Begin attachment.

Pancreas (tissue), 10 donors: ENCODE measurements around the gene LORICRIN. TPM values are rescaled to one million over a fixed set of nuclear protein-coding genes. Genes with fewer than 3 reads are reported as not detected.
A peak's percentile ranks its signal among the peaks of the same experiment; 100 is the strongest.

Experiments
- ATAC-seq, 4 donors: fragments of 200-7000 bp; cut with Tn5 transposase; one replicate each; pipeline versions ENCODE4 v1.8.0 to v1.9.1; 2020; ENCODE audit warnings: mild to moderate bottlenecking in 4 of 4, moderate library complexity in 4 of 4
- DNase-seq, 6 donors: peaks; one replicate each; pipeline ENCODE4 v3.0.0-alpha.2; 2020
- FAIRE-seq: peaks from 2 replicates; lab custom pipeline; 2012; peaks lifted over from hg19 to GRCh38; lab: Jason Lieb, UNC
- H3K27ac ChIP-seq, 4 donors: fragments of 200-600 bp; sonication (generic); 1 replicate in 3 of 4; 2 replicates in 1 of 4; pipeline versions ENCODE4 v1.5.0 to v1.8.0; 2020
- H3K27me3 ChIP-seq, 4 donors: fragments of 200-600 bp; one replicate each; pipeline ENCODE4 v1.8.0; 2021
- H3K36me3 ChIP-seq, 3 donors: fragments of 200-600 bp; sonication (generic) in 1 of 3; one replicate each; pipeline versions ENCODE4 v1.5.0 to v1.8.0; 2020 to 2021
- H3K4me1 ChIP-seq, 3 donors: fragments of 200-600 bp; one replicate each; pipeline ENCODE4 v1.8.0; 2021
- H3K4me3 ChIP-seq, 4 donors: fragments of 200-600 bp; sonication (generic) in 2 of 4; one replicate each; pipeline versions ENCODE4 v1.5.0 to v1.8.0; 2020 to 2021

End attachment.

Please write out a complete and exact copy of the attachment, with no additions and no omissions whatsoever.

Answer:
Pancreas (tissue), 10 donors: ENCODE measurements around the gene LORICRIN. TPM values are rescaled to one million over a fixed set of nuclear protein-coding genes. Genes with fewer than 3 reads are reported as not detected.
A peak's percentile ranks its signal among the peaks of the same experiment; 100 is the strongest.

Experiments
- ATAC-seq, 4 donors: fragments of 200-7000 bp; cut with Tn5 transposase; one replicate each; pipeline versions ENCODE4 v1.8.0 to v1.9.1; 2020; ENCODE audit warnings: mild to moderate bottlenecking in 4 of 4, moderate library complexity in 4 of 4
- DNase-seq, 6 donors: peaks; one replicate each; pipeline ENCODE4 v3.0.0-alpha.2; 2020
- FAIRE-seq: peaks from 2 replicates; lab custom pipeline; 2012; peaks lifted over from hg19 to GRCh38; lab: Jason Lieb, UNC
- H3K27ac ChIP-seq, 4 donors: fragments of 200-600 bp; sonication (generic); 1 replicate in 3 of 4; 2 replicates in 1 of 4; pipeline versions ENCODE4 v1.5.0 to v1.8.0; 2020
- H3K27me3 ChIP-seq, 4 donors: fragments of 200-600 bp; one replicate each; pipeline ENCODE4 v1.8.0; 2021
- H3K36me3 ChIP-seq, 3 donors: fragments of 200-600 bp; sonication (generic) in 1 of 3; one replicate each; pipeline versions ENCODE4 v1.5.0 to v1.8.0; 2020 to 2021
- H3K4me1 ChIP-seq, 3 donors: fragments of 200-600 bp; one replicate each; pipeline ENCODE4 v1.8.0; 2021
- H3K4me3 ChIP-seq, 4 donors: fragments of 200-600 bp; sonication (generic) in 2 of 4; one replicate each; pipeline versions ENCODE4 v1.5.0 to v1.8.0; 2020 to 2021